The Foolish Duckling (Terrytoons/Fox, Dinky Duck, 5/16/52 – Mannie Davis, dir.) – One of a number of episodes of the series from the 1950’s. frameworked in the form of a mini-morality play, with narration provided in musical Grecian-chorus style by The Satisfiers. While the other ducklings study hard to train for flying, in preparation for the long journey South they will face in winter, Dinky fritters away his time composing poetry. He lounges on an inflated innertube in the pond, snoozes under a tree, and intermittently thinks up rudimentary rhymes. The other ducks learn mass takeoffs and flying in formation, and eventually solo performing graceful loops and banks to earn their diplomas. “It doesn’t mean a thing to me. I much prefer my poetry”, responds Dinky. The chill of winter arrives, and the entire community takes off in a V formation – leaving the flightless Dinky stranded behind. Snow covers the ground, and Dinky is whipped around by spiraling winter winds, finally taking refuge in the trunk of a hollow tree, shivering with cold, and vowing that if he ever gets out of this, he’ll never ignore his lessons again. No sooner does he make this promise, than the clouds thin and dissipate, a ray of sunlight breaking through, in which travels a pelican mailman, delivering an air mail special delivery letter to Dinky Duck. The letter is from the Ducky-Wucky Cereal Company, announcing that the poem that he submitted to a contest has been awarded first prize – an all-expenses-paid airline trip to Florida. The next day, the migrating duck flock are passed in the sky by a DC-3 passenger plane, in which Dinky sits in a first-class seat, being fed sandwiches by a pretty stewardess, and waving out te window to his surprised friends and neighbors. However, the narrating singers indicate that Dinky has learned his lesson, and intends to make good on his promise for next season by learning to fly.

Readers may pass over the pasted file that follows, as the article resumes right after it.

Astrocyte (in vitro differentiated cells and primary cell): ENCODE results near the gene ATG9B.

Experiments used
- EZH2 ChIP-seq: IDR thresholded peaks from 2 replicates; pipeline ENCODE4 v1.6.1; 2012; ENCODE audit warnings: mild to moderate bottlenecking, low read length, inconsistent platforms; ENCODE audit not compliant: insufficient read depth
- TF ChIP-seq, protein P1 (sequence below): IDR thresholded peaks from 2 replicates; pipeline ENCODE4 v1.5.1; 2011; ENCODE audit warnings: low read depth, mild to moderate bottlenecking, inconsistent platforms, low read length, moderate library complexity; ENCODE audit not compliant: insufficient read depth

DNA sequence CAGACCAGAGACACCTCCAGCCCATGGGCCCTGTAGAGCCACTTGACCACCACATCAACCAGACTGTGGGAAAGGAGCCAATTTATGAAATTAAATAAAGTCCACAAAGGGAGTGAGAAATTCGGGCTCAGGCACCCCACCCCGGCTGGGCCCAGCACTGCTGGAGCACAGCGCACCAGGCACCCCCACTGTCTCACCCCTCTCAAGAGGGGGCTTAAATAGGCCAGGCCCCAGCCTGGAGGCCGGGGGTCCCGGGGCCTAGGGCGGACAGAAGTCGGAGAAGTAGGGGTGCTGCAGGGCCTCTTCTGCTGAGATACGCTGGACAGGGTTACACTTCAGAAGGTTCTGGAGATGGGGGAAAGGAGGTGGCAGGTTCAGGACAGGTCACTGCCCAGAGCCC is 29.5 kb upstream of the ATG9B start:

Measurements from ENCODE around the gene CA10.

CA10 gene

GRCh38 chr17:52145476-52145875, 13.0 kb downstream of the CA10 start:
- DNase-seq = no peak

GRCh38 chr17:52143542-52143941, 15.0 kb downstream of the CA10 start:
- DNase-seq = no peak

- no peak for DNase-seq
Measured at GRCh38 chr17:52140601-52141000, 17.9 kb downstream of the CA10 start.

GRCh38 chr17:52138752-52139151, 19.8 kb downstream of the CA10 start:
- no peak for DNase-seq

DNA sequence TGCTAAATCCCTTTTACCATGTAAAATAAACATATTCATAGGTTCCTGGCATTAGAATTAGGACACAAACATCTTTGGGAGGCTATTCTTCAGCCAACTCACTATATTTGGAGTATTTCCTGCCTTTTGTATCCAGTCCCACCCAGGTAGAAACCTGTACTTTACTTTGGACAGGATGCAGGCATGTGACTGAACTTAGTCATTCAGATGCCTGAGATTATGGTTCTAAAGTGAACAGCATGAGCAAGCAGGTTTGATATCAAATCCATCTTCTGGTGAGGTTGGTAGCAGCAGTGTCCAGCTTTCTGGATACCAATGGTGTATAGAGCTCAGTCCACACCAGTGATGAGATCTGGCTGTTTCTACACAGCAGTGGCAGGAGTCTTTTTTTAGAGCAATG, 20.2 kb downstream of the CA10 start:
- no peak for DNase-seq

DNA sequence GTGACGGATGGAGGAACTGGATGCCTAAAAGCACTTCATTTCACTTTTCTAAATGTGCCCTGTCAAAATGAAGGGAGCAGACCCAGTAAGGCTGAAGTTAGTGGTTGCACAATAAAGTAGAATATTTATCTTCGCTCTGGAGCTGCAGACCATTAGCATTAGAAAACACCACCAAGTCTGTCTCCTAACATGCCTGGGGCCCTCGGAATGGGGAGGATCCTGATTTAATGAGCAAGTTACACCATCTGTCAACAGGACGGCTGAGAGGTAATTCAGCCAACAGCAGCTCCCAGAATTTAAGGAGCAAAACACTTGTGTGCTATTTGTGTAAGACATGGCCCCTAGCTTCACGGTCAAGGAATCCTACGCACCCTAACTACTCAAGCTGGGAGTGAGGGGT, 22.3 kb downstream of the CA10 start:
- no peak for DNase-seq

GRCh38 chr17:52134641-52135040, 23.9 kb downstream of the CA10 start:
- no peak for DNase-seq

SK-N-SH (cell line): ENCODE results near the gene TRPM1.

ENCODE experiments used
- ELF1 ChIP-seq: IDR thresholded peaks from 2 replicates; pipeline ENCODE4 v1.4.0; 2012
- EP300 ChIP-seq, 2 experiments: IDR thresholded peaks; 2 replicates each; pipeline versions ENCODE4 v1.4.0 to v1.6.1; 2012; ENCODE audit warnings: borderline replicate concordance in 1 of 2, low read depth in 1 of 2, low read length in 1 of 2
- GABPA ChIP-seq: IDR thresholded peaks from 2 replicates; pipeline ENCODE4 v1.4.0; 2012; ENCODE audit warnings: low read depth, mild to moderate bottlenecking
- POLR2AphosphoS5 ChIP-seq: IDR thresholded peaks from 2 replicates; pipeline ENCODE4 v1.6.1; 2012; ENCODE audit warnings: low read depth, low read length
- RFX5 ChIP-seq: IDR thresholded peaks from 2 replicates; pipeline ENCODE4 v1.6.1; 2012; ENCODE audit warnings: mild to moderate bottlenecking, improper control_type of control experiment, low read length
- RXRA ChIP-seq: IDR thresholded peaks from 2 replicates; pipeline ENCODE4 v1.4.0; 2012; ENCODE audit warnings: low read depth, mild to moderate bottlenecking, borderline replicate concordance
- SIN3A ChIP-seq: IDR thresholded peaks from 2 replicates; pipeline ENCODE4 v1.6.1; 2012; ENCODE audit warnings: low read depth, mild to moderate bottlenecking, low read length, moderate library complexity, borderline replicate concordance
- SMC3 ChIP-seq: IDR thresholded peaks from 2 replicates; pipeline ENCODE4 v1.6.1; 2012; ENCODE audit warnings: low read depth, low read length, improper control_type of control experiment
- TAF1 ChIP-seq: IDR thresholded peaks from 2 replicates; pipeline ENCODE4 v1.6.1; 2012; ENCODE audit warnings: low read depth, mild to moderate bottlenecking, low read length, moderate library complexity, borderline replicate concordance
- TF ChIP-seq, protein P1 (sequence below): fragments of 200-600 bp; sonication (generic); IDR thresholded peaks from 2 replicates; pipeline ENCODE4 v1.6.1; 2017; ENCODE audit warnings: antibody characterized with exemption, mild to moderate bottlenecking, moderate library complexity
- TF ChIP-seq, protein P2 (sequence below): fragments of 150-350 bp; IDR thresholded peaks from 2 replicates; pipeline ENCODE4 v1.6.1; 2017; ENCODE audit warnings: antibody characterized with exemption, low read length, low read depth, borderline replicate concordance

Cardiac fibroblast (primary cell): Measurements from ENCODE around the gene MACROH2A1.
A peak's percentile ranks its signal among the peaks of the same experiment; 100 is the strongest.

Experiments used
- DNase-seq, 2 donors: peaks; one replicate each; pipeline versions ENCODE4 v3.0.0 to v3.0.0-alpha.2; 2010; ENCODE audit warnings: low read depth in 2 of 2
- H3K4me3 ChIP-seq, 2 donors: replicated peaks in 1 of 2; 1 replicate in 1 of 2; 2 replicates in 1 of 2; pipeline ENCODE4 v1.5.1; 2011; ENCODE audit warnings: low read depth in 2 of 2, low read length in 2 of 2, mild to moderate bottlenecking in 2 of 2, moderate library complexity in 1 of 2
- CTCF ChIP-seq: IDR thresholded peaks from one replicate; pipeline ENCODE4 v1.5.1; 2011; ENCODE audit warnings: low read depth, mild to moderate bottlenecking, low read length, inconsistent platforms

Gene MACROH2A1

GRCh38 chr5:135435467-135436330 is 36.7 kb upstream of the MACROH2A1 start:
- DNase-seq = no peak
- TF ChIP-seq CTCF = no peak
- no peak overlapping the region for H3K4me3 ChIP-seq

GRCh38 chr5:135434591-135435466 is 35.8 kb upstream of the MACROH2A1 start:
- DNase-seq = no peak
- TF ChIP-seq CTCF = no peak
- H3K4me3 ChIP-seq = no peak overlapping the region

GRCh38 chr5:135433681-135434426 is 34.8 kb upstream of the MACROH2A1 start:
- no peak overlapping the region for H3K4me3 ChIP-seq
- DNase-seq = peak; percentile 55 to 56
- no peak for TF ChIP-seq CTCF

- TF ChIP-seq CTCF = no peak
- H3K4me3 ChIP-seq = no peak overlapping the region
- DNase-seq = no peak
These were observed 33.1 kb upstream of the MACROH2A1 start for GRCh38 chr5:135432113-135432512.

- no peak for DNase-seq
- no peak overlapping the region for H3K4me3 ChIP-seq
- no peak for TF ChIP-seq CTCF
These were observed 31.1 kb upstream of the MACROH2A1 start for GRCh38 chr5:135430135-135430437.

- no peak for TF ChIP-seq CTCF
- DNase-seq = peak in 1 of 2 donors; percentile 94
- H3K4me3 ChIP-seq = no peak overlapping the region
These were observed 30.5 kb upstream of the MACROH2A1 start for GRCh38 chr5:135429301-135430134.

Hare Lift (Warner, Bugs Bunny, 12/20/52 – I. (Friz) Freleng, dir.) – Bugs seems to have moved back to his old residence on the military air base from Falling Hare, with a rabbit hole right in the middle of the field. A newspaper article announces the testing of the world’s largest plane (not quite as big as Superman’s model in Japoteurs, but close). It taxis in and parks with one tire directly over Bugs’ hole. Likely suspecting a return to WWII blackouts, Bugs pops his head out from under the humongous hunk of rubber, and struggles his way out, complaining about whoever parked this “donut” over his home. Once outside, however, Bugs is impressed with “some hunk of aircraft”, and, finding an operating escalator to the entrance door, decides to take “the 50¢ tour.” He finds the plane totally deserted, but continues his tour without a guide, referring to the cavernous insides as “the Grand Central Station with wings.”